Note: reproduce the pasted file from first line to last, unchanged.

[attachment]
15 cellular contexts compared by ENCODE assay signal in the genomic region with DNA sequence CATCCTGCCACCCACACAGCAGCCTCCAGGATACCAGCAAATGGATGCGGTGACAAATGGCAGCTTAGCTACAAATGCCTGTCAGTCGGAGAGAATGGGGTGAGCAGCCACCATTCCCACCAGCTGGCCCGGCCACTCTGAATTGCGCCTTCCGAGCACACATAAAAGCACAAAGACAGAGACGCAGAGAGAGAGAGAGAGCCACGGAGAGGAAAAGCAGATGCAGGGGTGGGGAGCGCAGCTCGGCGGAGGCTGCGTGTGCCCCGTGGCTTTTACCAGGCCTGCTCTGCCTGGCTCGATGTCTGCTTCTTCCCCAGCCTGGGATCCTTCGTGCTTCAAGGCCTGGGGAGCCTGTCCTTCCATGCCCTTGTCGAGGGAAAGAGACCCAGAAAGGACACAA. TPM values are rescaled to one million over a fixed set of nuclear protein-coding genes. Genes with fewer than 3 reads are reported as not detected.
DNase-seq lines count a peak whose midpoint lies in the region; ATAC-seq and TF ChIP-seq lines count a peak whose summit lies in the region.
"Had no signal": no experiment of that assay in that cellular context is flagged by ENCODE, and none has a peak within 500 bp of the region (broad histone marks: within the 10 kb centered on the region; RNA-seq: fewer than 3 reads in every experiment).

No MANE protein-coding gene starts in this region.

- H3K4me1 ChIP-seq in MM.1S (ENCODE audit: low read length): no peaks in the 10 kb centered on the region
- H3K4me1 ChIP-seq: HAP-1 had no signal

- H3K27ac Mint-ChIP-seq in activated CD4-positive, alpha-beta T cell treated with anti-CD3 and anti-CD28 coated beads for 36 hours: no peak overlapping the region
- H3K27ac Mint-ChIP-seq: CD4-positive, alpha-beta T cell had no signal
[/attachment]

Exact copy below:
15 cellular contexts compared by ENCODE assay signal in the genomic region with DNA sequence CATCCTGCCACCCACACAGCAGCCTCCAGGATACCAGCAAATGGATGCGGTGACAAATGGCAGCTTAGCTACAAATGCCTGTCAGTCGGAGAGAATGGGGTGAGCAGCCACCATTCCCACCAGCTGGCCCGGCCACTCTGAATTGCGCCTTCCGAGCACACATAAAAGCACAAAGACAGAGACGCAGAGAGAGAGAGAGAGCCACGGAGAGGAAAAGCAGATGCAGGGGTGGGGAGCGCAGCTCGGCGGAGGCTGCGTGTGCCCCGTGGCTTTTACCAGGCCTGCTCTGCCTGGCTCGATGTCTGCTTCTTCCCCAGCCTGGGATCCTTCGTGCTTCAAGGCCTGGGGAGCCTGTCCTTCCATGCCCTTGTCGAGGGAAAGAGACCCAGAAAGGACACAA. TPM values are rescaled to one million over a fixed set of nuclear protein-coding genes. Genes with fewer than 3 reads are reported as not detected.
DNase-seq lines count a peak whose midpoint lies in the region; ATAC-seq and TF ChIP-seq lines count a peak whose summit lies in the region.
"Had no signal": no experiment of that assay in that cellular context is flagged by ENCODE, and none has a peak within 500 bp of the region (broad histone marks: within the 10 kb centered on the region; RNA-seq: fewer than 3 reads in every experiment).

No MANE protein-coding gene starts in this region.

- H3K4me1 ChIP-seq in MM.1S (ENCODE audit: low read length): no peaks in the 10 kb centered on the region
- H3K4me1 ChIP-seq: HAP-1 had no signal

- H3K27ac Mint-ChIP-seq in activated CD4-positive, alpha-beta T cell treated with anti-CD3 and anti-CD28 coated beads for 36 hours: no peak overlapping the region
- H3K27ac Mint-ChIP-seq: CD4-positive, alpha-beta T cell had no signal